In the thirteenth century, during the reign of the prince of Mazovia Boleslaw II, on the bank of the Vistula river, at the estuary of the Kamionka river, a wood-earth hillfort was built. During the time of Bolesław’s successor, Prince Trojden, the fortifications of the stronghold and town were expanded so that Warsaw was already such a representative place that in 1339 it could receive papal judges settling the Polish-Teutonic dispute. After 1349, during the reign of Prince Kazimierz I, Warsaw became the prince’s seat, which accelerated the transformation of the earth – timber stronghold into a brick castle. This ruler is credited with building the Great Tower. Significant expansion took place at the beginning of the 15th century on the initiative of Prince Janusz I, who built the so-called Great House, probably in connection with the transfer of its seat from Czersk to Warsaw.
In 1526, the last Masovian dynasty died, Prince Janusz III and the Czersk-Warsaw land were incorporated into the Kingdom of Poland. First came to Warsaw King Zygmunt I, who took the oath of the Mazovian Parliament and took possession of the castle. The royal governor and the starosta of Warsaw resided there. In 1529 the first parliamentary session was held in the castle. After the death of Zygmunt I in 1548, the queen of Bona moved to her Masovian boundaries. After her departure to Italy in 1556, King Sigismund August began to visit Warsaw and call here the sejms.
In 1569 the renaissance rebuilding of the castle was undertaken by architect Giovanni Battista Quadro. It slightly transformed its shape and much more interior. In 1596, King Sigismund III Vasa extensively rebuilt the castle. Added new early-baroque wings and unified earlier buildings. As a result, a large residence was created which enabled the functioning of the royal court. In the first half of the 17th century, the castle acquired modern fortifications, wchich was however never completed. In 1655-1657 three occupations of Warsaw by the Swedish and Transylvanian armies, brought the castle looting and devastation of the interiors.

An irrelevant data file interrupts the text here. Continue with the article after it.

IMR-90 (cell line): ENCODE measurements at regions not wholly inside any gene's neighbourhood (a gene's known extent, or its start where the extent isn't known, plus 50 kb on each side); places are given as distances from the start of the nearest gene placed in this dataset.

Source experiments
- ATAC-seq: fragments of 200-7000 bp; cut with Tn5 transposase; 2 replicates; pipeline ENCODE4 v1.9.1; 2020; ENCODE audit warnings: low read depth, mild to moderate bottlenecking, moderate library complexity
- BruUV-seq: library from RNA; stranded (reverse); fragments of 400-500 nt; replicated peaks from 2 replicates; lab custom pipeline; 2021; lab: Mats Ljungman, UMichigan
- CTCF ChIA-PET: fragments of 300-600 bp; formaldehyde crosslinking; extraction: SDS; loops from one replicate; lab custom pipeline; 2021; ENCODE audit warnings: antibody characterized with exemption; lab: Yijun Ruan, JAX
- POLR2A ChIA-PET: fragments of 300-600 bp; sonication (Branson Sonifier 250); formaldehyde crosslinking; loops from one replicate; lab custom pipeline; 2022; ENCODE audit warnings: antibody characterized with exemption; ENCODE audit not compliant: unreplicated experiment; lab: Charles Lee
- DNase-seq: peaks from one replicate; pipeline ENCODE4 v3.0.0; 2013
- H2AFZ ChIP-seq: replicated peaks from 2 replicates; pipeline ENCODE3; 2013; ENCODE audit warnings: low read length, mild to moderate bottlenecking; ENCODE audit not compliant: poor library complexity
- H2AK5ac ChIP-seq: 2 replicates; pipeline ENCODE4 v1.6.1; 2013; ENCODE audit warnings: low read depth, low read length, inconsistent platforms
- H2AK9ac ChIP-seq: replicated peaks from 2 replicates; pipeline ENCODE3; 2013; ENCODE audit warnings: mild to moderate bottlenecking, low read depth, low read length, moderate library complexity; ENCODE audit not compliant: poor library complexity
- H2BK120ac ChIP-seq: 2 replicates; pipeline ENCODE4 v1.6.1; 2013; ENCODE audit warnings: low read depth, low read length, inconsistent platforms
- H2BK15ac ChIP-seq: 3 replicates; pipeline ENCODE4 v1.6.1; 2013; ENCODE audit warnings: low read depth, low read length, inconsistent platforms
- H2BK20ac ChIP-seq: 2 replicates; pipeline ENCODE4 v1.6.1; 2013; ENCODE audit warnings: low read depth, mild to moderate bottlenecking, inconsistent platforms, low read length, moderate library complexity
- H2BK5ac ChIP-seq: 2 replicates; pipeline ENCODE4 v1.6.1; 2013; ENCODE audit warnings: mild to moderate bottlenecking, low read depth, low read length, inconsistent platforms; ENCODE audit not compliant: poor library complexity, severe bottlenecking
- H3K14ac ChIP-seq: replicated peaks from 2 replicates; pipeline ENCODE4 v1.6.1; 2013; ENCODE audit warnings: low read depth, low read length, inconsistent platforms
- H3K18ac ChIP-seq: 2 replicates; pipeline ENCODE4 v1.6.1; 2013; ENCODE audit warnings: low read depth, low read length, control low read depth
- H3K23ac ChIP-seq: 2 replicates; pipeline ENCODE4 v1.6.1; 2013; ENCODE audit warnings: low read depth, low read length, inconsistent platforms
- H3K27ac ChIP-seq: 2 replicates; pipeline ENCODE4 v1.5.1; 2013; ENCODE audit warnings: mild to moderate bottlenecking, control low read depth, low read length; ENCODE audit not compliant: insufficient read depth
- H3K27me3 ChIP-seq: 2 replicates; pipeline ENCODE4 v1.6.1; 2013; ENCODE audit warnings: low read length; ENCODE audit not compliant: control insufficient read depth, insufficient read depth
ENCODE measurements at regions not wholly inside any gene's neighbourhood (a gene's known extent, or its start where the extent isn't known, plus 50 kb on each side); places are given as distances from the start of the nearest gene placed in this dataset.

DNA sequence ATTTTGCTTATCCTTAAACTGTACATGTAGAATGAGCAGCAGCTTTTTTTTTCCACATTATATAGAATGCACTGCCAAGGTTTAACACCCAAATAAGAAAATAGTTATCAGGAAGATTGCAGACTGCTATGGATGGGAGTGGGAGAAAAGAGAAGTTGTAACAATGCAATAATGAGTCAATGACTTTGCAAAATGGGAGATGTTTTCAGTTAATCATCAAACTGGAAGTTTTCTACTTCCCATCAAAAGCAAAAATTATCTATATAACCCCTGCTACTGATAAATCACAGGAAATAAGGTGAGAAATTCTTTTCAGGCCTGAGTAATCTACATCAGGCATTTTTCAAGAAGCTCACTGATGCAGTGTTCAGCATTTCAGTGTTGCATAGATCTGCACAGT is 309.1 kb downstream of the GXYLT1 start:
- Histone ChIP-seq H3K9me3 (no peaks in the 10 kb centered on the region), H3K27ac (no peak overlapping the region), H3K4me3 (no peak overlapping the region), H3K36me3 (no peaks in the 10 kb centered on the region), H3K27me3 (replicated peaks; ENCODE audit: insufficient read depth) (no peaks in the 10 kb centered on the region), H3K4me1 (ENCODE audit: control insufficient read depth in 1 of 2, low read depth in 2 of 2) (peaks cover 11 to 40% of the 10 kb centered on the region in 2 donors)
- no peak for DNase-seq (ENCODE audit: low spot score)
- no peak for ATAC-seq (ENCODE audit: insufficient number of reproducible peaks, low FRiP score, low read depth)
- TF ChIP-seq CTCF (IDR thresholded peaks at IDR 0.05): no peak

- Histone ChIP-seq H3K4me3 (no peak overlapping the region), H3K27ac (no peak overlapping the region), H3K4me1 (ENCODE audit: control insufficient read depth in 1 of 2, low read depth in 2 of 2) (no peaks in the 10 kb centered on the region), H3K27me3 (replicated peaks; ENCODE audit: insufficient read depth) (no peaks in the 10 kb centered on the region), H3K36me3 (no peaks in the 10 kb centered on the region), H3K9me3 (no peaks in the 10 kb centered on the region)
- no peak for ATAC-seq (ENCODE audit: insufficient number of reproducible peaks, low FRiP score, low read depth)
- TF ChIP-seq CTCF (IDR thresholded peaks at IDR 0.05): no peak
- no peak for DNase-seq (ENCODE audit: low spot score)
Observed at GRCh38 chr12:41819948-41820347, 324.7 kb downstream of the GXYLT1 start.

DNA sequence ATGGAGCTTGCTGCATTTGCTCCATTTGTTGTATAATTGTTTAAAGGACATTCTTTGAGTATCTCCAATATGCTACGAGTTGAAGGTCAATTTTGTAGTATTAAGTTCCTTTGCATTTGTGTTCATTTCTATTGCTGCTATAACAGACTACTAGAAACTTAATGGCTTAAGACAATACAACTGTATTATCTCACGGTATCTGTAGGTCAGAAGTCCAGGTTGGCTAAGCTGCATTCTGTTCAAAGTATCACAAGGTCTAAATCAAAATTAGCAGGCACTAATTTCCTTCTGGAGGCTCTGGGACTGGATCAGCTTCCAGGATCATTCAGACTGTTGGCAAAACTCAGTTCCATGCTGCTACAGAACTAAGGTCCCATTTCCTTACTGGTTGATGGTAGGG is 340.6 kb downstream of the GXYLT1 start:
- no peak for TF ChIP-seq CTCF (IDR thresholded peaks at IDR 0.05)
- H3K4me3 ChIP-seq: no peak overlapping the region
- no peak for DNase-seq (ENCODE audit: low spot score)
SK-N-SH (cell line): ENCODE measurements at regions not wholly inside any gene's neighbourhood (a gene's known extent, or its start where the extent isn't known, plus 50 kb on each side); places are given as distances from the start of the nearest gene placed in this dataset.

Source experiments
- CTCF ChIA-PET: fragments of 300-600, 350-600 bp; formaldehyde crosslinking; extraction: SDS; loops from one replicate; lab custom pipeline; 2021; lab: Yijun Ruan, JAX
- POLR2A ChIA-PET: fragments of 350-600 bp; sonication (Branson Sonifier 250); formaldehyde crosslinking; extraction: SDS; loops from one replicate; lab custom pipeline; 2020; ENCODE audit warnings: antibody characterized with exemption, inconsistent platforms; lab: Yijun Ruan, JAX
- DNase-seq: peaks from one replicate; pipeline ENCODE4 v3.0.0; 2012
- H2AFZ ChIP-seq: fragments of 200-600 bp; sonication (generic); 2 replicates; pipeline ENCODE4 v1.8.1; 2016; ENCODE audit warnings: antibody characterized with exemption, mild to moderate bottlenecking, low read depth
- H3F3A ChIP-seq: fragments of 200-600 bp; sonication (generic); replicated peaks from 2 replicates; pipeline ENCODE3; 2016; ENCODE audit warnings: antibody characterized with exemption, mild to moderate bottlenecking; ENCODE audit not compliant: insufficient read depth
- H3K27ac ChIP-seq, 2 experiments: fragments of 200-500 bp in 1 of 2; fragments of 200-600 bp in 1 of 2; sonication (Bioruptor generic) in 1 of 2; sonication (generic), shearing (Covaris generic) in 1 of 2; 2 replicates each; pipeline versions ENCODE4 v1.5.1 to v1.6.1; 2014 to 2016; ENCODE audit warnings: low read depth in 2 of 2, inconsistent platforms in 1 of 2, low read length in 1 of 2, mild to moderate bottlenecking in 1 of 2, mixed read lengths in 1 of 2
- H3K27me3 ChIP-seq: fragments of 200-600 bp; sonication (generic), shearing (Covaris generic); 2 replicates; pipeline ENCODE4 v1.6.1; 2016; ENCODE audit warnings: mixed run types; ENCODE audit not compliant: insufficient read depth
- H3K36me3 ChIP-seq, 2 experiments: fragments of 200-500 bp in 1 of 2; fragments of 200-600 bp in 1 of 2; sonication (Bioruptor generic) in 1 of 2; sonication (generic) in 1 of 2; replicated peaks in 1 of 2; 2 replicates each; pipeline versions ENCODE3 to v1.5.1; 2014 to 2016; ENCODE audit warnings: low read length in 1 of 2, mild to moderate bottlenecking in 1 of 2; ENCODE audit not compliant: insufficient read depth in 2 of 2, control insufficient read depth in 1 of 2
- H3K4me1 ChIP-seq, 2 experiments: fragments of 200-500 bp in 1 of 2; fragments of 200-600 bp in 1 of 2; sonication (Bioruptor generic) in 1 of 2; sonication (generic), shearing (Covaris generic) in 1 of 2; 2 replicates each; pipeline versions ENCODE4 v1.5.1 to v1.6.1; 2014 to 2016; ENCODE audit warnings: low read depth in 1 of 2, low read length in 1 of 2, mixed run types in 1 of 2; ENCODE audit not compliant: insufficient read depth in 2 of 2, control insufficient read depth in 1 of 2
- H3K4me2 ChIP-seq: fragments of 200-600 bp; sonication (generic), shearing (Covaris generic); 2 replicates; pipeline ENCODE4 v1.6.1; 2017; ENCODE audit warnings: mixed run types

A large expansion has been carried out only by August III after the fire in 1732 and Stanislaw August Poniatowski in 1767. Until 1794 parliament of the Republic of Poland was held at the castle, and The Constitution was passed on 3 May. After the third partition of Poland, the residence lost its function as a royal residence, remaining the seat of tsarist governors. After the revival of the Polish state the castle was renovated and in 1927 it became the seat of the Polish president Ignacy Moscicki. At the beginning of World War II the building was bombed and partially burned. In 1944, after the fall of the Warsaw Uprising, the castle was blown up by the Germans. It was not until the 1970s that, after a careful study, began a reconstruction in which many survived elements of historical decor were used.
The medieval stronghold and then the castle was located on the riverside embankment at the mouth of the Kamionka River, which formed a small gorge. At the end of the fourteenth century, it consisted of wood and earth fortifications, gradually replaced with brick ones, the Grodzka Tower (Great Tower) on a square plan from the south and the Crane Tower (gatehouse) on the north side.